I was recently given the responsibility to bring words of comfort during the homegoing celebration service for a young man who was a member of our church. When I prepared the message that I was going to share, I knew it would make a good topic of discussion for my column. Due to the fact that all of us will have to deal with the passing of a loved one at some point and time, the information that I shared with the family and friends then is very suitable for all of us. There are eight categories of birds that are symbolic of eight types of people and human behaviors that are demonstrated during times of bereavement. Let’s briefly consider each one and identify which category we belong to due to our attitude and behavior during times of bereavement.
The eagle is arguably the most majestic bird in nature. It is the symbol of our nation, as well as the bird who symbolizes the power and presence of God in many biblical references (see Exodus 19:4, Isaiah 40:31, and Revelation 12:14). During the time of bereavement, there are people who show up to represent God through their prayers and compassion. They are the eagles that grieving families can always depend upon. Regrettably, there are too few of these type of people and like the natural eagle that symbolizes them, they are an endangered species.
The dove is another bird that symbolic significance can be found in the scriptures (see Genesis 8:8-11, Psalm 55:6, and John 1:32). In our presentation, it is a symbol of the people who show up during times of bereavement to impart peace and comfort. Their presence during these somber and sad occasions is truly God-sent and therapeutic. Like the folk who are symbolized by the eagle, these doves are people who are being led by the Holy Spirit to minister comfort and peace to grief-stricken family members. Regrettably, like the eagles, they are too few in numbers.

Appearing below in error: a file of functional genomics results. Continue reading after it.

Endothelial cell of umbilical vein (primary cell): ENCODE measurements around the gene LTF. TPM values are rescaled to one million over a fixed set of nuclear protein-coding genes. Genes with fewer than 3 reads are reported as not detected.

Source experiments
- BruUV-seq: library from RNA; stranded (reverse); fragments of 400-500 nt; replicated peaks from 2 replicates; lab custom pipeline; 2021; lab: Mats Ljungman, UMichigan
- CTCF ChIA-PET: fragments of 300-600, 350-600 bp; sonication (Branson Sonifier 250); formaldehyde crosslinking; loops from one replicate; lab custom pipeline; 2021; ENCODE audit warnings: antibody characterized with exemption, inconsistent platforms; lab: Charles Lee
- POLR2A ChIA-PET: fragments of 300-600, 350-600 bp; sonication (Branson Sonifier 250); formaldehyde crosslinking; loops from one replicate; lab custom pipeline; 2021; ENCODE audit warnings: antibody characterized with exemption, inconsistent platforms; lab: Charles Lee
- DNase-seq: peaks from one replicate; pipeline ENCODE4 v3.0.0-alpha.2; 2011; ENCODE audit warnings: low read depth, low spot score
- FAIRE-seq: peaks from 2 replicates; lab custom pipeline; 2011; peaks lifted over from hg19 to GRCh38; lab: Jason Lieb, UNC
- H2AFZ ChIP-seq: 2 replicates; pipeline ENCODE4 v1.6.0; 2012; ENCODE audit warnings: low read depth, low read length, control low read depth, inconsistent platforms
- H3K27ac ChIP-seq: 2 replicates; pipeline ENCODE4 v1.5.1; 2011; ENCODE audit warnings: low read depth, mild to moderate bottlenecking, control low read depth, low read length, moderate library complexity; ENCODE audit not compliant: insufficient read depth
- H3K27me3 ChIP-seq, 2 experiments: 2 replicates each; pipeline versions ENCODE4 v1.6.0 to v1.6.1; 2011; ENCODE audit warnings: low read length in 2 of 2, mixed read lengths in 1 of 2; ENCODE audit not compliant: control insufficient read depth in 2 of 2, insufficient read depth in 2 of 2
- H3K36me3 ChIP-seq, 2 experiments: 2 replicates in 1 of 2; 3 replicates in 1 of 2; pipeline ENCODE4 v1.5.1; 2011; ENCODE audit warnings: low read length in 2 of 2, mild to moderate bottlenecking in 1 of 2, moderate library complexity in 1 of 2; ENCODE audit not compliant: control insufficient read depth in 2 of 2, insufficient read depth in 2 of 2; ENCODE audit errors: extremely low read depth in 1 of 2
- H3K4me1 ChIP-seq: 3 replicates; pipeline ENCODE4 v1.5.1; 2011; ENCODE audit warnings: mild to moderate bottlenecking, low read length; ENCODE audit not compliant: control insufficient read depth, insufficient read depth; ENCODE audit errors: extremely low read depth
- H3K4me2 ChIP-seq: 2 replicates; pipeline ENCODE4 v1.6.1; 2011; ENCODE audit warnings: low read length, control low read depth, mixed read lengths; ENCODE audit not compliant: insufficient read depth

The symbol of the owl is to represent certain individuals who show up during times of bereavement is one of my favorites. Such people are truly helpful and encouraging to families during times of bereavement. However, included in the number of helpful people during such times are people who are represented by a nocturnal bird of prey. In many cultures, and especially in Africa, Asia, and the Native American Indian culture, owls are a symbol of wisdom. Even the well-known Tootsie Roll candy commercial uses the owl as a symbol of wisdom to ask the question, “How many licks does it take to get to the Tootsie Roll center of a Tootsie Pop?” I would like to believe that I have showed up during times of bereavement to give counsel, wisdom, and advice to the family or the individual(s) in charge of the funeral arrangements, matters of the deceased estate, and other relevant issues to assure that they are not being taken advantage of. Nevertheless, like the eagles and doves, these people are symbolized by the owl and are far too few in number.